Friday, December 2, 2016

Graceful Living (EWTN Publishing)

The year is winding down and people are on the lookout for good books to read this coming year. One book that I would recommend is Graceful Living by Johnnette Benkovic. Graceful Living is a hardcover daily devotional in the truest sense of the definition. It begins with an introduction on how to use the book, such as using it in your time of prayer, saying each prayer slowly, and taking the time to reflect on the questions. Each day is then a page long and contains a quote from Scripture, a prayer, or a saint. There are then some short reflection questions for you to ponder. Here is one day as a sample:

January 5th
"A man must always be ready, for death comes when and where God wills it."

If today should be the day the Lord would call me home, would I be ready? What are my outstanding sins? Whose forgiveness do I need to ask? Whom do I need to forgive? What would be the last words my loved ones would remember me saying to them?

This is a very simple, but thoughtful devotional. It only takes you a few minutes for each day to read the page, but you should definitely take your time each day, as the wisdom and moments for reflection are vital for soaking up the teaching. I also like that this book follows the Liturgical Calendar. It doesn't just say, January 1, it says "Solemnity of the Blessed Virgin Mary, the Mother of God," and then the reflections correspond with the particular Feast Day. There are also profiles on specific saints sprinkled throughout this book. Don't let the cover of this book fool you. The flowers put me off at first, because I thought this was a devotion for women, but it is good for women and men alike.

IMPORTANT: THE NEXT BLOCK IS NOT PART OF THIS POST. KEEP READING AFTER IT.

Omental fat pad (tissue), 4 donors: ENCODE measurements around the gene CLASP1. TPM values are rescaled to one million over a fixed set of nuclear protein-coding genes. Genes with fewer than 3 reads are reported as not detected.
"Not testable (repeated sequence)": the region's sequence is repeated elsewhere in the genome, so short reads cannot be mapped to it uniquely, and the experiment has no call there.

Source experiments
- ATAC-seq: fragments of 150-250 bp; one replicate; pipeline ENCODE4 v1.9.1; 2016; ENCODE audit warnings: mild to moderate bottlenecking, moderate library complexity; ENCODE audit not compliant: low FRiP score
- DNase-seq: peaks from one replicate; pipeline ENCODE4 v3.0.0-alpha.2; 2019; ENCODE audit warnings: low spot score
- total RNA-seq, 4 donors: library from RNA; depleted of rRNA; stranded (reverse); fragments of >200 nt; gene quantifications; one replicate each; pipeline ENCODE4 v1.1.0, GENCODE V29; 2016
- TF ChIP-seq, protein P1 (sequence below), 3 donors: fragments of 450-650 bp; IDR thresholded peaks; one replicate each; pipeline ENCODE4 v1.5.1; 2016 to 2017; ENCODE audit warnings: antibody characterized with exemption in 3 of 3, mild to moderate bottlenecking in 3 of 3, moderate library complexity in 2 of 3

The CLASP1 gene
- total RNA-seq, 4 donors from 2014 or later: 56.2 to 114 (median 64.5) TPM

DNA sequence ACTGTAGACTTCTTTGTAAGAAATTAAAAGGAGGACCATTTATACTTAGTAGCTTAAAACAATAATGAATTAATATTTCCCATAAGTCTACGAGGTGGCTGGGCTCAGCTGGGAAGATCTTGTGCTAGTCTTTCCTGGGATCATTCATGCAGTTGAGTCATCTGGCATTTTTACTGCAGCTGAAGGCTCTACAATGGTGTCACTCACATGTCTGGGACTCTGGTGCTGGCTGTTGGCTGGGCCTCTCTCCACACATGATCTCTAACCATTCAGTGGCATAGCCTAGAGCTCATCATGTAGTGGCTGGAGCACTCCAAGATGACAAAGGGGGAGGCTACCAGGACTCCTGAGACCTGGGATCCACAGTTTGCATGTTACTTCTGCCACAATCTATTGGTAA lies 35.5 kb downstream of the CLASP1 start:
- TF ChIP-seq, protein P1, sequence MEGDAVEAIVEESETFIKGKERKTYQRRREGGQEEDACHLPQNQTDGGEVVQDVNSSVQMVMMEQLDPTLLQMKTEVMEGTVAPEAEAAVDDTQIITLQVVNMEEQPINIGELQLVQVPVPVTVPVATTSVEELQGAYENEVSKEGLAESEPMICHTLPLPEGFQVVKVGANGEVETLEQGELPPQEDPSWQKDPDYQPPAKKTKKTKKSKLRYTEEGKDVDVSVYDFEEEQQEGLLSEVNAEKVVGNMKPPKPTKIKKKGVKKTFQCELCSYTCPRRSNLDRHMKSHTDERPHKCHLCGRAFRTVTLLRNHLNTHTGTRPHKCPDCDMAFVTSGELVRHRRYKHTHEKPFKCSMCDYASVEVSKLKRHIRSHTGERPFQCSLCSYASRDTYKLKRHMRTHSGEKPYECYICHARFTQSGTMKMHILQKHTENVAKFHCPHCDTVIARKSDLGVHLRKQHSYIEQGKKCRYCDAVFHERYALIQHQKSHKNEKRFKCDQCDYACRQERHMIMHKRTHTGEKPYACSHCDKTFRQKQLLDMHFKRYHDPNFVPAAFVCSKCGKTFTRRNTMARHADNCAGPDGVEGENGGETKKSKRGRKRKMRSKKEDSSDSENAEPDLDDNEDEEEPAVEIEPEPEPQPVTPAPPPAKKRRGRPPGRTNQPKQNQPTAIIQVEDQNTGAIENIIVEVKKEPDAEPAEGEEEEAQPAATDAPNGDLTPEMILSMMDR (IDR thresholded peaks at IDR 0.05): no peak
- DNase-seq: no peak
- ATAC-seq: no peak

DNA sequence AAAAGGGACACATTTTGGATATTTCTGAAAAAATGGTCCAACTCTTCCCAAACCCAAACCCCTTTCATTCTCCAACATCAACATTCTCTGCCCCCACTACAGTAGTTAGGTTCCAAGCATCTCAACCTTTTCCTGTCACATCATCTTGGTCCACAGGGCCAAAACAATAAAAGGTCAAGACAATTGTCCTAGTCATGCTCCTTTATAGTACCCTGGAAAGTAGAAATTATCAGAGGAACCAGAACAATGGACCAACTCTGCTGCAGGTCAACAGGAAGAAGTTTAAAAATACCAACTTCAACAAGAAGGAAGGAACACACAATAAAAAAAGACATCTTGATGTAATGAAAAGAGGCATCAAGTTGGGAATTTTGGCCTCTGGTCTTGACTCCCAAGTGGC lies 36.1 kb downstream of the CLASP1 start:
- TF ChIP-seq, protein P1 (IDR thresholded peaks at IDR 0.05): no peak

This book was provided to me for free by Sophia Institute Press in exchange for an honest review.

Thursday, December 1, 2016

Imagine (Gamewright Games)

Today, I'm finishing up my week of game reviews of party games. These are games that can be played and enjoyed by both casual gamers or your family who never plays games at all. The game I am reviewing today is Imagine from GamewrightImagine is a game for 3-8 players, ages 12+. It takes approximately 30 minutes to play and retails for $15.

1. Arrange all transparent cards in a large circle.
2. Put the tokens within easy reach.